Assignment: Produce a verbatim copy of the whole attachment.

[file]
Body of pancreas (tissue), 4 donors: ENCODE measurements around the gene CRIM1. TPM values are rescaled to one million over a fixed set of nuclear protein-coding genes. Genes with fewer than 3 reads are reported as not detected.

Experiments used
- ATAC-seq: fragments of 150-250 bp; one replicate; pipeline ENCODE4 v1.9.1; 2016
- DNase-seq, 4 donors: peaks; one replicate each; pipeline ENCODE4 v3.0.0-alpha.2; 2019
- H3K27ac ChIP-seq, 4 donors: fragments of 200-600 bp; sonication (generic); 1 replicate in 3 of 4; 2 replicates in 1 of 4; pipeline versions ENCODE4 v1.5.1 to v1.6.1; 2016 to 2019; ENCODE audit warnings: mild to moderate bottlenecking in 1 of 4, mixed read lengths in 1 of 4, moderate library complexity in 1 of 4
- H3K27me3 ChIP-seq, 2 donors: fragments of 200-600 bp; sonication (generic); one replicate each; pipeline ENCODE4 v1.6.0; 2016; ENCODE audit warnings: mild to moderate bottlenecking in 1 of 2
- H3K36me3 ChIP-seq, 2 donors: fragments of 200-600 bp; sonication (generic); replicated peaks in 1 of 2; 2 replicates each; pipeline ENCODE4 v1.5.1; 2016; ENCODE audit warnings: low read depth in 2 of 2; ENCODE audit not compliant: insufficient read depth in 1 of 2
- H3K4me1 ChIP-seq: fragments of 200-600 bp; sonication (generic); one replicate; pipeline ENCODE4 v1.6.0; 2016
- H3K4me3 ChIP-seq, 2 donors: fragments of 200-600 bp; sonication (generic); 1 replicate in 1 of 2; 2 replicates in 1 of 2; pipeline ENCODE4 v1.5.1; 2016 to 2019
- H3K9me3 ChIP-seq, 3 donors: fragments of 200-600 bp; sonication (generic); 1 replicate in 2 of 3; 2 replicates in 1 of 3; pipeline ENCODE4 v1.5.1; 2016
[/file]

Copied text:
Body of pancreas (tissue), 4 donors: ENCODE measurements around the gene CRIM1. TPM values are rescaled to one million over a fixed set of nuclear protein-coding genes. Genes with fewer than 3 reads are reported as not detected.

Experiments used
- ATAC-seq: fragments of 150-250 bp; one replicate; pipeline ENCODE4 v1.9.1; 2016
- DNase-seq, 4 donors: peaks; one replicate each; pipeline ENCODE4 v3.0.0-alpha.2; 2019
- H3K27ac ChIP-seq, 4 donors: fragments of 200-600 bp; sonication (generic); 1 replicate in 3 of 4; 2 replicates in 1 of 4; pipeline versions ENCODE4 v1.5.1 to v1.6.1; 2016 to 2019; ENCODE audit warnings: mild to moderate bottlenecking in 1 of 4, mixed read lengths in 1 of 4, moderate library complexity in 1 of 4
- H3K27me3 ChIP-seq, 2 donors: fragments of 200-600 bp; sonication (generic); one replicate each; pipeline ENCODE4 v1.6.0; 2016; ENCODE audit warnings: mild to moderate bottlenecking in 1 of 2
- H3K36me3 ChIP-seq, 2 donors: fragments of 200-600 bp; sonication (generic); replicated peaks in 1 of 2; 2 replicates each; pipeline ENCODE4 v1.5.1; 2016; ENCODE audit warnings: low read depth in 2 of 2; ENCODE audit not compliant: insufficient read depth in 1 of 2
- H3K4me1 ChIP-seq: fragments of 200-600 bp; sonication (generic); one replicate; pipeline ENCODE4 v1.6.0; 2016
- H3K4me3 ChIP-seq, 2 donors: fragments of 200-600 bp; sonication (generic); 1 replicate in 1 of 2; 2 replicates in 1 of 2; pipeline ENCODE4 v1.5.1; 2016 to 2019
- H3K9me3 ChIP-seq, 3 donors: fragments of 200-600 bp; sonication (generic); 1 replicate in 2 of 3; 2 replicates in 1 of 3; pipeline ENCODE4 v1.5.1; 2016